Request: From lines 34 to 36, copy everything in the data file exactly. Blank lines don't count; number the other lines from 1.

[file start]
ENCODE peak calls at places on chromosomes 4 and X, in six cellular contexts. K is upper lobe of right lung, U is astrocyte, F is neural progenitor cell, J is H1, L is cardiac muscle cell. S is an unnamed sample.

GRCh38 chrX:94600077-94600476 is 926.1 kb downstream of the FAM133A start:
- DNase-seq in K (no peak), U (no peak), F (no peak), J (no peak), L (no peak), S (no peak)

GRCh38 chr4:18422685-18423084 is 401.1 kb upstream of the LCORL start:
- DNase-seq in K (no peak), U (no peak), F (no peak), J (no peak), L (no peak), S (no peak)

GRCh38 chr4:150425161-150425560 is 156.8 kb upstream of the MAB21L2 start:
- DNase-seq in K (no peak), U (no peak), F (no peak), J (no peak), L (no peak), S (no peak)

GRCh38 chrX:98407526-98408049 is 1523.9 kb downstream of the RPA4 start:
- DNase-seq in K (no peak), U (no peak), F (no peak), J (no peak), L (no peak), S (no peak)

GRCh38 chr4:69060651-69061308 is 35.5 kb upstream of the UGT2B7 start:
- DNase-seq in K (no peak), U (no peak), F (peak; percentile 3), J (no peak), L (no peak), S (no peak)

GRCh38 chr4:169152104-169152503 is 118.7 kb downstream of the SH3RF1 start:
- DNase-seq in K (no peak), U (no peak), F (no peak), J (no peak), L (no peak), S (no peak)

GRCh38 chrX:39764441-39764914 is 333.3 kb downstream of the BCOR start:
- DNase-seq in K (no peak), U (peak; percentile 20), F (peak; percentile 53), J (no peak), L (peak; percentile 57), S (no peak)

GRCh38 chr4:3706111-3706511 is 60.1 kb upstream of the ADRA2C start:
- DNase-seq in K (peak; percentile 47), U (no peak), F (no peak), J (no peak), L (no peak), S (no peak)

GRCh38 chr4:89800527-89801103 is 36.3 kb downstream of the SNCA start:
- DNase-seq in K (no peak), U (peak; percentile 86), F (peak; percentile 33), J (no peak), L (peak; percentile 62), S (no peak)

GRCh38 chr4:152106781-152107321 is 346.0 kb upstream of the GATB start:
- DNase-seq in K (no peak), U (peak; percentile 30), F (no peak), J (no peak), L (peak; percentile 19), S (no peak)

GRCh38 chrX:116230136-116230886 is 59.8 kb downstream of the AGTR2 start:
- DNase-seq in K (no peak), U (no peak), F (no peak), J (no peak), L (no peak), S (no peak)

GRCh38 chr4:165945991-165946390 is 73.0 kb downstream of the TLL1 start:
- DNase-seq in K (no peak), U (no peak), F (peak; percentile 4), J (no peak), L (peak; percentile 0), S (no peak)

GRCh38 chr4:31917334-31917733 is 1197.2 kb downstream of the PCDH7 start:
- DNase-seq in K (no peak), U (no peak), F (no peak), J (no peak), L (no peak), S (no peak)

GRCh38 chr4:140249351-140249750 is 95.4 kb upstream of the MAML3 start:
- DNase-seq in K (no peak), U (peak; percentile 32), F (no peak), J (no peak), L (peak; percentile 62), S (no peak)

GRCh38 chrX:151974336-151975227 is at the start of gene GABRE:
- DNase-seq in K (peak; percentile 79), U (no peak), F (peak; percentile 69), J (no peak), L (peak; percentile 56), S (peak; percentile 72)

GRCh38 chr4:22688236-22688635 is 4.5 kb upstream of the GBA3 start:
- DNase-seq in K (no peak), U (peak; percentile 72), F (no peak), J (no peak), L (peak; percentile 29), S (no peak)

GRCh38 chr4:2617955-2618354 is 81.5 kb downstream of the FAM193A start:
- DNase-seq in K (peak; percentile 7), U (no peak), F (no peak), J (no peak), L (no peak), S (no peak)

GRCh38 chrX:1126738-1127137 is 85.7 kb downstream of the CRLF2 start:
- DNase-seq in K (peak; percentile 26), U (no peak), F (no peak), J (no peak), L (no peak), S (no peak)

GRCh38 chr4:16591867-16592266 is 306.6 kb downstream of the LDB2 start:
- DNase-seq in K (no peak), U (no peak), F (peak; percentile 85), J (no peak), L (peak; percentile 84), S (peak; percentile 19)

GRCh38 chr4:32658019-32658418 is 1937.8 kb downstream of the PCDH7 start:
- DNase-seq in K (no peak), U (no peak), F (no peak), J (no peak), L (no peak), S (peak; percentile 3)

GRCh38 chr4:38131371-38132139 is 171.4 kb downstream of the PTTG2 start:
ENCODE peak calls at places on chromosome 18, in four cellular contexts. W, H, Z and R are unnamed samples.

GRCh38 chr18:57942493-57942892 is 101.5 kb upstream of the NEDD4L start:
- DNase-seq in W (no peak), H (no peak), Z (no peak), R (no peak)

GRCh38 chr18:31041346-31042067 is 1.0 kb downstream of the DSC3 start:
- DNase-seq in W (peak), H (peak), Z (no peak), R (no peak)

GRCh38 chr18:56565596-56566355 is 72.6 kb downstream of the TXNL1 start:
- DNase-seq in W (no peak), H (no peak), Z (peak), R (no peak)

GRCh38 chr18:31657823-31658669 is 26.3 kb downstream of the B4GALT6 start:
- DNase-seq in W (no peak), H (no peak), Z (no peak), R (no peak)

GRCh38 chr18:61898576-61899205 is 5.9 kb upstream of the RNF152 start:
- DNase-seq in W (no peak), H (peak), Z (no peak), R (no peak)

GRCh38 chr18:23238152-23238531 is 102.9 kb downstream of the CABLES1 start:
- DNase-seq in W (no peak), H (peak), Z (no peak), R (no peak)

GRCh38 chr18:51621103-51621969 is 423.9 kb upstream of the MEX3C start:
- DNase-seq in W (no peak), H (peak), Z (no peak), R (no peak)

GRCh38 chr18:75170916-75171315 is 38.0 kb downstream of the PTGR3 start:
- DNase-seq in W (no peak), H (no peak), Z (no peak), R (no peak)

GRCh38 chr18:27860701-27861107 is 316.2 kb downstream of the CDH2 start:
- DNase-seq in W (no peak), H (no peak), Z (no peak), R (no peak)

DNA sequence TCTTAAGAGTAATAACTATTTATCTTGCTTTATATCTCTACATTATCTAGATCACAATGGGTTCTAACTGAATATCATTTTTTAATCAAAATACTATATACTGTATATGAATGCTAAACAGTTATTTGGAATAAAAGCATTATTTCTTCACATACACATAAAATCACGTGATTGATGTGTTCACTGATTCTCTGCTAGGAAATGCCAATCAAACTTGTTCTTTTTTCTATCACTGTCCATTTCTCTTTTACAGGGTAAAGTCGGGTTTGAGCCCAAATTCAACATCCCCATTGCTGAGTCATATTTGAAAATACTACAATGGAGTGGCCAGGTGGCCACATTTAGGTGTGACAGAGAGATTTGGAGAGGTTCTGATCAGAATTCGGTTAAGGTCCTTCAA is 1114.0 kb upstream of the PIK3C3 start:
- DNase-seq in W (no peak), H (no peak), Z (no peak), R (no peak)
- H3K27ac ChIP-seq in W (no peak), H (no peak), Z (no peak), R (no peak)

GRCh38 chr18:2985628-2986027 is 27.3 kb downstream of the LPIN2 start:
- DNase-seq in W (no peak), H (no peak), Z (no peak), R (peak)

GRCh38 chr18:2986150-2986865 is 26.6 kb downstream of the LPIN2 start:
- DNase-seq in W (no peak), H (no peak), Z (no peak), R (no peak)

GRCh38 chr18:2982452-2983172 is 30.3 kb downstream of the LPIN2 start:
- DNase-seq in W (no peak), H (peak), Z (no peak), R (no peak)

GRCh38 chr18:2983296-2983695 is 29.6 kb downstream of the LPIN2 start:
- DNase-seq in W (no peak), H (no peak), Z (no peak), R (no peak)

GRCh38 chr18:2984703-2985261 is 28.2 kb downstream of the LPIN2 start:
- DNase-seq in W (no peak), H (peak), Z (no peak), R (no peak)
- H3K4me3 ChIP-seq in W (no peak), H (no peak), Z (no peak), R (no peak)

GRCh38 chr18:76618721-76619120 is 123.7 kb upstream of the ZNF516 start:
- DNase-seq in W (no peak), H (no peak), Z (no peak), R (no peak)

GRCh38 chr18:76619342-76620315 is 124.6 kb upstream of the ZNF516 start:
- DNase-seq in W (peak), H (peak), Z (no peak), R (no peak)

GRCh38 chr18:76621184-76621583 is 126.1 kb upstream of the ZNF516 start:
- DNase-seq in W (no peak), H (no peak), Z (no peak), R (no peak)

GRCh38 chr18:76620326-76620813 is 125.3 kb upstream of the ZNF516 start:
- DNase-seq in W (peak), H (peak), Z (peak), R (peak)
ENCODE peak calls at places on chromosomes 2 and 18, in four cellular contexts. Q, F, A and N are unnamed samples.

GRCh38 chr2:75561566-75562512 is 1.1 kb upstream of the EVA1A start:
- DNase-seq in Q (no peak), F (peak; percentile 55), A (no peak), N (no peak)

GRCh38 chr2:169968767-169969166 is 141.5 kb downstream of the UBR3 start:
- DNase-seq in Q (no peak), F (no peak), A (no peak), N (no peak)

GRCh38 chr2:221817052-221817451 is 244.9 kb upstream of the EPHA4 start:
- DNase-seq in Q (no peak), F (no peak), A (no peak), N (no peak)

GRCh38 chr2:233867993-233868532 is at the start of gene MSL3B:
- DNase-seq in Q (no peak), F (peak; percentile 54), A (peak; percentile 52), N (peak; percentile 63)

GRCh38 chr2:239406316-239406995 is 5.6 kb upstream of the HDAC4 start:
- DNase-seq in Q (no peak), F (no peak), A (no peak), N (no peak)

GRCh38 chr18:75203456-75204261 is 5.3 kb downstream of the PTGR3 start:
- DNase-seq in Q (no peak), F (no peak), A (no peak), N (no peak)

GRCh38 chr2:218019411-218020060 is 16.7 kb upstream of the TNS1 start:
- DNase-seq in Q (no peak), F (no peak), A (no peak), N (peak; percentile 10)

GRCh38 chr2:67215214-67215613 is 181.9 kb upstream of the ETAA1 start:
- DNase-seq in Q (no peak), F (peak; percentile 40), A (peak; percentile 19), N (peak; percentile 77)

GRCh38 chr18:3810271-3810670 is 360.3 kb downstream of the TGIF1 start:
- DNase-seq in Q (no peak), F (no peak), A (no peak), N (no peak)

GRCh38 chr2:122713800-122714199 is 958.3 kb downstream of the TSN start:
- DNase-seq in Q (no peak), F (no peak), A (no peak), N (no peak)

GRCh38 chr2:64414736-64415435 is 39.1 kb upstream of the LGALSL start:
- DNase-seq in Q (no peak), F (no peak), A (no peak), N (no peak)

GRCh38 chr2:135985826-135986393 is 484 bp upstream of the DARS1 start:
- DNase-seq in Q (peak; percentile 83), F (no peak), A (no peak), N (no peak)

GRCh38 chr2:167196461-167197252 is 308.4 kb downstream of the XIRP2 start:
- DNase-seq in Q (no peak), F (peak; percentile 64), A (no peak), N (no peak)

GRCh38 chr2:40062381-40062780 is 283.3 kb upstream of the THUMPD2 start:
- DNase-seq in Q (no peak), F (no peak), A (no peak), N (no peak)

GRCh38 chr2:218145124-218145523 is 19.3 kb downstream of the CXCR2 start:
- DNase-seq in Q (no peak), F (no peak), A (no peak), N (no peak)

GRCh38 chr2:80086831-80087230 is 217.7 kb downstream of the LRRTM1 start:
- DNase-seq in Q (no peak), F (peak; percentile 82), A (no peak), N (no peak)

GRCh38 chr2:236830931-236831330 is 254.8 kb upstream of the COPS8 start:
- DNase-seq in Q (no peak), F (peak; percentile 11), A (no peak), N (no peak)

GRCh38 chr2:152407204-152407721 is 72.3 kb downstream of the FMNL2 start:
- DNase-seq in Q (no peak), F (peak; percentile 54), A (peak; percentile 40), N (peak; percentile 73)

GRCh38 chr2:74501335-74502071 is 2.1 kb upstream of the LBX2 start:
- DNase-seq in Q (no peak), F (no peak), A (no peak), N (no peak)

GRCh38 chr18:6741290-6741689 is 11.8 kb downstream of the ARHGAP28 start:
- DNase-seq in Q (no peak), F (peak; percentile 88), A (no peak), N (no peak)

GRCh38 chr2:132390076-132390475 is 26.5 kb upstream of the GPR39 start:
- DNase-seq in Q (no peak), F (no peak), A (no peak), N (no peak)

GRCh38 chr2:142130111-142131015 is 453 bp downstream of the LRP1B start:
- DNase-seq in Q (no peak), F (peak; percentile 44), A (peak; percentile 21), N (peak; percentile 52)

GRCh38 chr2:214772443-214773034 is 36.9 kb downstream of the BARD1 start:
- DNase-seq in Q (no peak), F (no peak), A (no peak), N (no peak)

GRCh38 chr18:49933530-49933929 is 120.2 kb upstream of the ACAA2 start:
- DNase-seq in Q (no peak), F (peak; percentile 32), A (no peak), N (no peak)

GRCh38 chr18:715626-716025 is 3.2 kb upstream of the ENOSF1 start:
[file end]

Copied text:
GRCh38 chr4:2617955-2618354 is 81.5 kb downstream of the FAM193A start:
- DNase-seq in K (peak; percentile 7), U (no peak), F (no peak), J (no peak), L (no peak), S (no peak)

GRCh38 chrX:1126738-1127137 is 85.7 kb downstream of the CRLF2 start: